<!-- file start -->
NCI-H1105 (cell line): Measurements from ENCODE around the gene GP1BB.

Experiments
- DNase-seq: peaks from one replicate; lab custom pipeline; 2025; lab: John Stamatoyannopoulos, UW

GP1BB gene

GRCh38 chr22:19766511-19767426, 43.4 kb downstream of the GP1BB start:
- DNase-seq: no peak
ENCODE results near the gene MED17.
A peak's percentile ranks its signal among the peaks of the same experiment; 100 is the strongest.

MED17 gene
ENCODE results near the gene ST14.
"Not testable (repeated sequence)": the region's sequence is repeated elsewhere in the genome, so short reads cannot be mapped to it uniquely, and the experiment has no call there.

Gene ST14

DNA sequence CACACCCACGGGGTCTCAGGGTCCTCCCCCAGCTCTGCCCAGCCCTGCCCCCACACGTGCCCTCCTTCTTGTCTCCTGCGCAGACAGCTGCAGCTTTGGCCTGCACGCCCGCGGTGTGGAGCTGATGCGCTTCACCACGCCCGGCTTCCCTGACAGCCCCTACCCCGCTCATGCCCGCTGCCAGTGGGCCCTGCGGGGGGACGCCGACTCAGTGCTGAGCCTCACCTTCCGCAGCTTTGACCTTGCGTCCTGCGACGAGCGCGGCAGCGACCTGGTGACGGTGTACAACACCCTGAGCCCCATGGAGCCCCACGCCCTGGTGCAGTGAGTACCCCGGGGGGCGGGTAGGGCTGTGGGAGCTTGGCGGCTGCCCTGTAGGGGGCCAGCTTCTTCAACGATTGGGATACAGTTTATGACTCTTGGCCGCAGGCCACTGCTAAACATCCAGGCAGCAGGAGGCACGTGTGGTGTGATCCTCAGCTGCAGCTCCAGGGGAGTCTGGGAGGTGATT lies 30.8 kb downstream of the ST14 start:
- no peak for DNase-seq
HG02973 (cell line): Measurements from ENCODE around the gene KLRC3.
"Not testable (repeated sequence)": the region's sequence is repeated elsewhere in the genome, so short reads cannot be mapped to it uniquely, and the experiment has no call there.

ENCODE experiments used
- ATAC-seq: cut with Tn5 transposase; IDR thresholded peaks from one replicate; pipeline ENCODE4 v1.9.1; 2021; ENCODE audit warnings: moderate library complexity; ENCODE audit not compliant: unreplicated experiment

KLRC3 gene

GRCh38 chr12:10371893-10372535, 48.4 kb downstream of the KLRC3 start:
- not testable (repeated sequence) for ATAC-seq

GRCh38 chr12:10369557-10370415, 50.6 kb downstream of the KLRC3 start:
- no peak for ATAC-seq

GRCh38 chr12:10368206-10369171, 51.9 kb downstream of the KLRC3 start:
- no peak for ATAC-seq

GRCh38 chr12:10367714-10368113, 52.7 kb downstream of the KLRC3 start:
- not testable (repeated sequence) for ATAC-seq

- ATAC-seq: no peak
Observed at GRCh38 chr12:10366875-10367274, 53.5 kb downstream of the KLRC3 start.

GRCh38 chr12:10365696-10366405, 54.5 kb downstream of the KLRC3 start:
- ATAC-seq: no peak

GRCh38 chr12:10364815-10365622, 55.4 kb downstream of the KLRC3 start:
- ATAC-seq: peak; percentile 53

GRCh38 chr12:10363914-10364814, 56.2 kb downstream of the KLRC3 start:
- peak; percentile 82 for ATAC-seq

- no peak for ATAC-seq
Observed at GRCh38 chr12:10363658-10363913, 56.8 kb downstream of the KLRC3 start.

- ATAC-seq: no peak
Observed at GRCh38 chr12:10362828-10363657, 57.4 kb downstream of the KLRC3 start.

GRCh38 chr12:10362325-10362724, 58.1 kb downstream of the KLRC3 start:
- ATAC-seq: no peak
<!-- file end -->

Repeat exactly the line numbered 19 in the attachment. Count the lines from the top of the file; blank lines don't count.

KLRC3 gene